Let’s talk New Year’s Resolutions… sort of.
Given the time of year, I’ve been doing a lot of reflecting. We’re 2 years into a seemingly never-ending pandemic, and I don’t know about you, but I’m feeling stuck, doing the same things day after day, like a real life version of Groundhog’s Day.
This isn’t inherently a bad thing; we’ve been challenged in unprecedented ways and we deserve the space to process everything that comes with that. But I find myself sitting in the nostalgia of the “before times,” waiting not-so-patiently for things to return to normal. And that, I know with certainty, isn’t healthy.
Taking a page from Faith Kramer’s (cook)book, I am determined to find new ways to add flavor and meaning to my life by letting go of this need to be perfect, and accepting and adapting to where I’m at in this moment.
Earlier this month, I sat down with the Jewish cookbook author to discuss her new book 52 Shabbats and the multifaceted role food plays in the Jewish experience- how it sustains us, unites us and teaches us our history.
Growing up as an unaffiliated, Ashkenazi Jew in America, my exposure to Jewish cuisine was rare, usually relegated to the holidays when my Bubbie Lily, a Russian immigrant, would serve gefilte fish (from a jar) and kugel. These foods were seen as “traditionally Jewish,” a taste of the old country. And for years, this was my understanding of Jewish food- nostalgia for an age gone by.
In our conversation, Faith explained that Jewish food wasn’t always like this; historically, she told me, “Jewish food has always been about adapting.”
Food traditions speak volumes to where and how people lived, what they had access to and what they were allowed to use. And with the frequent migration of Jews, Jewish cuisine continued to expand and develop, bringing new influences– building on local foods and traditions. It wasn’t until the 50s and 60s that we (American Jews) really put Jewish food in that nostalgia box.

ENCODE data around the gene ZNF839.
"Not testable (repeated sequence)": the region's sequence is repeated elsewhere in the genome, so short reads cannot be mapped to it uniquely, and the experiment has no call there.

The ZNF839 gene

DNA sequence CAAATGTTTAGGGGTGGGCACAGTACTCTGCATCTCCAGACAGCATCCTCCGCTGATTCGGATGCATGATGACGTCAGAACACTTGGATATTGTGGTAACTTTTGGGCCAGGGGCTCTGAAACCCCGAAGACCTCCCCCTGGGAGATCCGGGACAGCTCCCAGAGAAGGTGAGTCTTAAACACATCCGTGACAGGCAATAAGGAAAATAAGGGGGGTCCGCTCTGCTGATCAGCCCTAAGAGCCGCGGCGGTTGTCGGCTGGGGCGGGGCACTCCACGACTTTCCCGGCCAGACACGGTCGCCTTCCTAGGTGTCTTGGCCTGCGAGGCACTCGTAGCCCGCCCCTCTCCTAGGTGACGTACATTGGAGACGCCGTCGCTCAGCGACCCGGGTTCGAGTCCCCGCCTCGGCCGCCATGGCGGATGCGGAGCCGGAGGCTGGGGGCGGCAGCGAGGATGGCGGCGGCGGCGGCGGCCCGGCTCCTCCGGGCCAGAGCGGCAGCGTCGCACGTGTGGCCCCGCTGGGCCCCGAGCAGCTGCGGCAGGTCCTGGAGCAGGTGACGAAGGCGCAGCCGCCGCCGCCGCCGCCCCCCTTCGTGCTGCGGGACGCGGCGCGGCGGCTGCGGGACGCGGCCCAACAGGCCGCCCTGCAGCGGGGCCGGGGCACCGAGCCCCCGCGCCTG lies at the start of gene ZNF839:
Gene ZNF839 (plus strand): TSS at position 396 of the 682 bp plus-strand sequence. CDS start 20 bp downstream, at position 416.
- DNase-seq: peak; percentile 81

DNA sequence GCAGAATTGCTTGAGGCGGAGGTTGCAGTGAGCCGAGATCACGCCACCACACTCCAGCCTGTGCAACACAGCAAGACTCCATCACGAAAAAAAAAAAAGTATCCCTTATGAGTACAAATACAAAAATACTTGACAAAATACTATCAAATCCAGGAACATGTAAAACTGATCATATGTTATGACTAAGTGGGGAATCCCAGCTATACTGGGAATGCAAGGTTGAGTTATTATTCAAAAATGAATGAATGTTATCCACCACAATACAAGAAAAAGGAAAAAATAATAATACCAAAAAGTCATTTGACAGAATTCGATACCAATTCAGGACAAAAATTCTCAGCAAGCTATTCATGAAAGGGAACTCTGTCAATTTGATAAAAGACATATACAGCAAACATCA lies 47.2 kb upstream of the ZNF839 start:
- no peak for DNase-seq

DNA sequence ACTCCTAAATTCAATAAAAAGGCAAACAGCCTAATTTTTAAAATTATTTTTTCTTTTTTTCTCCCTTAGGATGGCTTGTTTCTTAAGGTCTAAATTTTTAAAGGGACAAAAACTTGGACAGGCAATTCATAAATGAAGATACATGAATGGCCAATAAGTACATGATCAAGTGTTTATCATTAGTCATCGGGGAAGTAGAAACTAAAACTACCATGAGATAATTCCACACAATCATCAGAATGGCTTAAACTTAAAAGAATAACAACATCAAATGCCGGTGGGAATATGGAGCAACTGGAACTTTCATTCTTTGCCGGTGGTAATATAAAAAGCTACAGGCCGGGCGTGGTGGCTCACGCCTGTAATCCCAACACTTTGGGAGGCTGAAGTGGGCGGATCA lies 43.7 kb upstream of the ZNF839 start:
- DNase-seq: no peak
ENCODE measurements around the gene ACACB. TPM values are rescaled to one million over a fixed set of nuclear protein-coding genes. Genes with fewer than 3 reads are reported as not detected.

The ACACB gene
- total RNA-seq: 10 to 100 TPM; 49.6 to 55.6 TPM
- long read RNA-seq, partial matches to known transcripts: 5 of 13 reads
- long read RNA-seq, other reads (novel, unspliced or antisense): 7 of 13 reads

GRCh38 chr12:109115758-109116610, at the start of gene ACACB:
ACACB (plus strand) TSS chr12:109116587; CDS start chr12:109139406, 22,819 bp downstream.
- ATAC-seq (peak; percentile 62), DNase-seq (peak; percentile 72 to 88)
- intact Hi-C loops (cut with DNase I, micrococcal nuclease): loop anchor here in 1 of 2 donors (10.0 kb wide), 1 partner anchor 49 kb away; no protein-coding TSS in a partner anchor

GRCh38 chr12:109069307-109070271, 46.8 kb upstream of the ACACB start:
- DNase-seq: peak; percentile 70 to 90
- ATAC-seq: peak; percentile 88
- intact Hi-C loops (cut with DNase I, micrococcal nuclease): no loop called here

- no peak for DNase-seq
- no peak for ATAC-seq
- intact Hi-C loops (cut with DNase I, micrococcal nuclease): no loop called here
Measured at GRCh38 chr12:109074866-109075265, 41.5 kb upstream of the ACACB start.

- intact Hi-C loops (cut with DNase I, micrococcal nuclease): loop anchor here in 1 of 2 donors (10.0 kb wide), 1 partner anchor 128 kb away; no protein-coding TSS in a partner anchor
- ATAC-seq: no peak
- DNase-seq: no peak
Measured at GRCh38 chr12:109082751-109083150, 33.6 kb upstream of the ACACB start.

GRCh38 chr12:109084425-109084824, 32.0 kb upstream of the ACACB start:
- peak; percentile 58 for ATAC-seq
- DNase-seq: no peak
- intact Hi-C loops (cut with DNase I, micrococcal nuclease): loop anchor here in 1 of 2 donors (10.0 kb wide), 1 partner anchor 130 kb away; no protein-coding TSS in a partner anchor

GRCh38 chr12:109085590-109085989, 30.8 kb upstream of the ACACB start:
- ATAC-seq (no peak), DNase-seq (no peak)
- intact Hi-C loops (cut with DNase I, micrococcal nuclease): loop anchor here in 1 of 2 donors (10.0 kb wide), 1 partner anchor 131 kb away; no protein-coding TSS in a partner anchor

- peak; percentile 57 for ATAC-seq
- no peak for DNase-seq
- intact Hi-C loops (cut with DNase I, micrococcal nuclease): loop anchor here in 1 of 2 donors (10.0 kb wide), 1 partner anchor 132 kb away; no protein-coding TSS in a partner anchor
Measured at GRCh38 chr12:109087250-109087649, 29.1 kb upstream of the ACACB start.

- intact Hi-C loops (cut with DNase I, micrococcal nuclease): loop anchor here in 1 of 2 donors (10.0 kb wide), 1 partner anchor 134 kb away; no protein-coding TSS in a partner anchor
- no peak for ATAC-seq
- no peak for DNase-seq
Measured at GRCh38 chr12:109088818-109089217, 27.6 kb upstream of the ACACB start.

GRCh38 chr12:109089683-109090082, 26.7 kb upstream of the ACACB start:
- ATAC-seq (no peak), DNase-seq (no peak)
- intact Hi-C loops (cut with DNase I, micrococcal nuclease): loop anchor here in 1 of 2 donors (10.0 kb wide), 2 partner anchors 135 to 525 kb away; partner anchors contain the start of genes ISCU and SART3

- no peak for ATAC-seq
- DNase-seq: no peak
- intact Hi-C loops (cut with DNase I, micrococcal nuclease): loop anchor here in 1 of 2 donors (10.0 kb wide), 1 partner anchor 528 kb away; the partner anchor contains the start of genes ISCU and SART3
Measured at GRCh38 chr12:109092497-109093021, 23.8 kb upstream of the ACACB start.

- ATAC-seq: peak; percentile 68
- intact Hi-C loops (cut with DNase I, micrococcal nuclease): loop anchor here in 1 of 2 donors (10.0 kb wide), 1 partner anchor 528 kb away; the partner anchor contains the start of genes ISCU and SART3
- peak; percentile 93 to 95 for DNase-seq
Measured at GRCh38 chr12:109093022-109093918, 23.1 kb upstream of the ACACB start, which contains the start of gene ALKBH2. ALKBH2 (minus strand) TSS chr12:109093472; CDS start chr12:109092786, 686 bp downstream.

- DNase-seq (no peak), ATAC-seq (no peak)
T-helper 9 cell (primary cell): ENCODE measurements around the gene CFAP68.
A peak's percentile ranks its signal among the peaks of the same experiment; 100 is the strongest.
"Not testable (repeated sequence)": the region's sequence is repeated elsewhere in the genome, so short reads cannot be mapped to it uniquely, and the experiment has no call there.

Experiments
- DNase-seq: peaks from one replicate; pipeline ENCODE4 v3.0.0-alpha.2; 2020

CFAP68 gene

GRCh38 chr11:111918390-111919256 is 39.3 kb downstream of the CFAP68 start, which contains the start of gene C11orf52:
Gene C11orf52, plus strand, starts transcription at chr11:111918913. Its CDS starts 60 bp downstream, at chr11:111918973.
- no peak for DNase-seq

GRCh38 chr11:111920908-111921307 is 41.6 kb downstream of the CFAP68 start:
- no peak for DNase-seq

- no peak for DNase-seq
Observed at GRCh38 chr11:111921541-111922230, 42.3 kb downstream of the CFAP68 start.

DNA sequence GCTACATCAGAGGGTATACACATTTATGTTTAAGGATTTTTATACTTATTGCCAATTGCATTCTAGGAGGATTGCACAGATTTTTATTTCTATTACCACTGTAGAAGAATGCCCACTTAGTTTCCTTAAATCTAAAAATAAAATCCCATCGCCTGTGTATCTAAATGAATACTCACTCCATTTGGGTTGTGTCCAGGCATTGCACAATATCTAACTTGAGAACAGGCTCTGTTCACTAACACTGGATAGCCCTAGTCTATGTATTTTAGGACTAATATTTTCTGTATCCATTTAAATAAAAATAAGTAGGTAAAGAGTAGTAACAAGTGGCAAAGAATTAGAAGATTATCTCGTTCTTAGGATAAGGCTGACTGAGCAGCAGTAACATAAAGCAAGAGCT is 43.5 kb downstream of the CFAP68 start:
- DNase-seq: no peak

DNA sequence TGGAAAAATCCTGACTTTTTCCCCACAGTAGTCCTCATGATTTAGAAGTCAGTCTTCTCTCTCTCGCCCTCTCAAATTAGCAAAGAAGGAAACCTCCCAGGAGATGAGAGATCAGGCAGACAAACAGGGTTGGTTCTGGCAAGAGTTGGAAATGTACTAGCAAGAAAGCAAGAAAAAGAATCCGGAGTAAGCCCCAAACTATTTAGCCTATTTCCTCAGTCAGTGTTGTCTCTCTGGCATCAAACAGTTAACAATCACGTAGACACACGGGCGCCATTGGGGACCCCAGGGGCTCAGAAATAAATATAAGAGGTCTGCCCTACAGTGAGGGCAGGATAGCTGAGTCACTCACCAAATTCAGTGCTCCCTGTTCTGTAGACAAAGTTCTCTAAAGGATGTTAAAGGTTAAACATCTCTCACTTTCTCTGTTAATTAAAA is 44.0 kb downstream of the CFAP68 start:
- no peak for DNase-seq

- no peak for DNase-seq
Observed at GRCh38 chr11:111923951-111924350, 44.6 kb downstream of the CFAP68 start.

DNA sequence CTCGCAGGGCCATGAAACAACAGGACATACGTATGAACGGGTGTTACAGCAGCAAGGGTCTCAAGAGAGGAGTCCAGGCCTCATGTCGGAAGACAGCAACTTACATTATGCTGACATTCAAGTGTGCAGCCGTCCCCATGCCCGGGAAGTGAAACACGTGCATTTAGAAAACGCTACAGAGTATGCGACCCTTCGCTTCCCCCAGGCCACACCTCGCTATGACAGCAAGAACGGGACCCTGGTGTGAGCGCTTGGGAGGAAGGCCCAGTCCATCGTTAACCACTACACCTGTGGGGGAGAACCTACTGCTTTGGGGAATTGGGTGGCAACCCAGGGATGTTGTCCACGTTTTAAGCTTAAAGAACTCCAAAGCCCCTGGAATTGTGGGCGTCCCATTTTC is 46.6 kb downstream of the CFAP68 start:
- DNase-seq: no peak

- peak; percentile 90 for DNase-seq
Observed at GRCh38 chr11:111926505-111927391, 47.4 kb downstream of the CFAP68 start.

“I didn’t try to replicate regional recipes,” she told me. “Instead, I started with the traditional foods and found new ways to add flavor and meaning to my table.”
This is evident even before cracking the spine; front and center on the cover, she tells us exactly what we’ll find inside: “Friday night dinners inspired by a global Jewish kitchen.”
“Much like our ancestors adapted the food of their homelands,” she writes in the introduction, “I adapted their food ways and ingredients into recipes that reflect those values and traditions while creating dishes full of life, flavor and heritage that work for our tables today.”
Flipping through the recipes you’ll notice flavors from around the world seamlessly woven together, like her pomegranate molasses brisket that draws inspiration from both Sephardic/Mizrahi and Eastern European staples, or a recipe for layered chicken and rice plov that pulls from the traditions of Persian, Middle Eastern, Indian and Bukharan Jewish cuisine.
“Every dish is always in the making,” she told me when I asked her about the first one she mastered. And like every recipe she develops, I too am a work in progress. As I get ready to welcome the new year, I’m considering which values and traditions I want to carry with me and thinking about the opportunities I’ll have to grow and develop into a richer, more fulfilled version of myself.
I resolve to live 2022 with purpose and intention, recognize that I can still enjoy the things I love (even if they aren’t “how they’ve always been”), and discover new and exciting ways to find meaning in something as inconsequential as a bowl of matzah ball soup.
Originally Published Jan 10 2022 01:53PM EST